Curried Chickpeas

So if I already have meatless meals in my goals, why do I also have beans?  Beans truly are one of the most frugal sources of protien, plus a fantastic source of fiber which Americans are also notoriously short on in their diets.

I really want to make sure that I have a wide variety of meals that include beans.  By eating them once a week I have had to get much more creative in my recipes and use-both to keep myself from getting bored and to keep the family happy.

Although this goal doesn’t necessarily mean that the meal is completely meatless (and if it’s not I have to add another meatless meal to the menu) I feel that any time I use beans I’m saving money on meat.  Think about it-you use less meat in a chili with beans than you would if you were just serving a slab of steak on each persons plate.

And again, I’m teaching my family slowly to eat and enjoy beans.  If it were ever necessary we’d be able to stretch even more meals by using less meat and adding more beans, or by just going meatless more often.


Fish is supposed to be very healthy for you and I realized I was rarely serving it.  So I made it a goal and  I’ve not only learned to cook many more dishes with frugal canned fish (tuna, salmon etc) but I’ve also made better use of the free fish my Brother in Law has given us.

I’ve also found that certain types of fish are relatively inexpensive when purchased frozen at ALDI (I try to mostly stay away from the prepackaged breaded stuff-although the kids do like it).The kiddos and hubs have gotten used to eating fish more frequently-and the kids have even been begging to go fishing this summer so they can catch their own.  I just love the idea of the family spending time together outside in the fresh air, disconnected from technology doing a hobby that will give the kids pride in an accomplishment (“look-I caught a fish!”) and put food on the table.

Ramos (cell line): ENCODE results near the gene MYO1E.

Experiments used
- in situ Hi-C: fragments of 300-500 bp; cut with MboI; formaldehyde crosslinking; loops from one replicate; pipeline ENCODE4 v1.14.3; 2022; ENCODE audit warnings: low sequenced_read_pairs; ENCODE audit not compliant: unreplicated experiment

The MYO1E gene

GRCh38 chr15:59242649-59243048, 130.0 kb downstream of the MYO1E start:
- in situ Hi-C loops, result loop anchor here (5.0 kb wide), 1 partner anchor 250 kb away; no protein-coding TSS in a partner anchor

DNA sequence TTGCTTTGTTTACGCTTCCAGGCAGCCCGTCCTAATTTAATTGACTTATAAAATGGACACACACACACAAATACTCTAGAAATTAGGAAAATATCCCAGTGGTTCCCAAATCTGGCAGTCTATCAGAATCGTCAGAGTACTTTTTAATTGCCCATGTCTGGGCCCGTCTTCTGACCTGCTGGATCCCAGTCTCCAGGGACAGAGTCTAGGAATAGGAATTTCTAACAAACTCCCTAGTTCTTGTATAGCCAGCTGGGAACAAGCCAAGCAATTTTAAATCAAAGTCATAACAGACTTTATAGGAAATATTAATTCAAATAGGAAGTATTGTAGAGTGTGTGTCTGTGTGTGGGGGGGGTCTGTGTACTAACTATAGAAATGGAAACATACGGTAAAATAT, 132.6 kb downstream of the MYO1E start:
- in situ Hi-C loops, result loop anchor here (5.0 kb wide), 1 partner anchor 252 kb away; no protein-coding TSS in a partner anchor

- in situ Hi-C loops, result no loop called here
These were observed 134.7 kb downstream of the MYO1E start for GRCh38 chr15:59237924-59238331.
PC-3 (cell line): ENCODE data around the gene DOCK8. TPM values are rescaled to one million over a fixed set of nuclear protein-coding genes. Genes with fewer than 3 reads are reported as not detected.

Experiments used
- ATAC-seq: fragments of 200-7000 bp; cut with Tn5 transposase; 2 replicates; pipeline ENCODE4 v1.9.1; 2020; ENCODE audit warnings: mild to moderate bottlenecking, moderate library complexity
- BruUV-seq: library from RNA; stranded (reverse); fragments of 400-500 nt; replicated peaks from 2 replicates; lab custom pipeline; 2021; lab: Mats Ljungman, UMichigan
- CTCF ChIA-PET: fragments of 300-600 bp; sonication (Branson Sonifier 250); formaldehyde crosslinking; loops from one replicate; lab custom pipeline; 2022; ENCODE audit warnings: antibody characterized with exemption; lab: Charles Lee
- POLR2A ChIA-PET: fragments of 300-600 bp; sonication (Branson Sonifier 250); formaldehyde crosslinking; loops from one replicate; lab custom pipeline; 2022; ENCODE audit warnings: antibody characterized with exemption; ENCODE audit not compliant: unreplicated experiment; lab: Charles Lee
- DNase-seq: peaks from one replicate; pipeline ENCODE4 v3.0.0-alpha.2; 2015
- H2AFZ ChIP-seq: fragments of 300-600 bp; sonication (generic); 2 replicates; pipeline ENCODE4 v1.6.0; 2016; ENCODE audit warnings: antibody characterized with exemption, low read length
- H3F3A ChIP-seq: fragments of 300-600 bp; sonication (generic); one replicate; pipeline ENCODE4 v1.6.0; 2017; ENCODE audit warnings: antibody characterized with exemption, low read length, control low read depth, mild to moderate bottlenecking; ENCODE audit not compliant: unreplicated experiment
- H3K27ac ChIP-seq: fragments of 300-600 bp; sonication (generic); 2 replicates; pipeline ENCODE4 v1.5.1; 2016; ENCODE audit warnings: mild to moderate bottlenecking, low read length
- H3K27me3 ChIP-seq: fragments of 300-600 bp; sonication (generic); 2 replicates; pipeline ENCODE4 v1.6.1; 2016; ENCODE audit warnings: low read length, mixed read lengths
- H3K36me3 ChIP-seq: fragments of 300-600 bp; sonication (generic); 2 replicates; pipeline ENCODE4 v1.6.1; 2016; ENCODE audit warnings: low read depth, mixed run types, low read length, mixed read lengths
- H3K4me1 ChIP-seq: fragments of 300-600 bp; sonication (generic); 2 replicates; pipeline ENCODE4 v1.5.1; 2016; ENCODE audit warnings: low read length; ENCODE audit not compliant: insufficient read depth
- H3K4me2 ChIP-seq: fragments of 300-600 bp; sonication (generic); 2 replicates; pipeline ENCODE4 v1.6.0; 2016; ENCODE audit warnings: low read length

Soup is another friend to the frugal cook!  While certain recipes can contain exotic and/or expensive ingredients most soups are relatively inexpensive to make.  You don’t even need a specific recipe-you can just use whatever you have on hand, add some bread, biscuit or muffin on the side and you’ll have something that’s delicious, filling and frugal.

Non-cream based soups tend to be lighter meals which I also like.  Most Americans (myself included) eat far too much food each day.  Intentionally planning in a lighter meal can only benefit my family.  And don’t worry-my kiddos aren’t going to be malnutritioned or anything-they make up for any calorie difference by either consuming multiple bowls or in bread :)

So by adding a soup meal to my menu rotation I am saving money, being more healthy and getting my family used to the idea that soup can be a meal.


What do you think?  Do you have weekly or monthly menu goals?  Have I given you anything new to think about?  I’d love to know!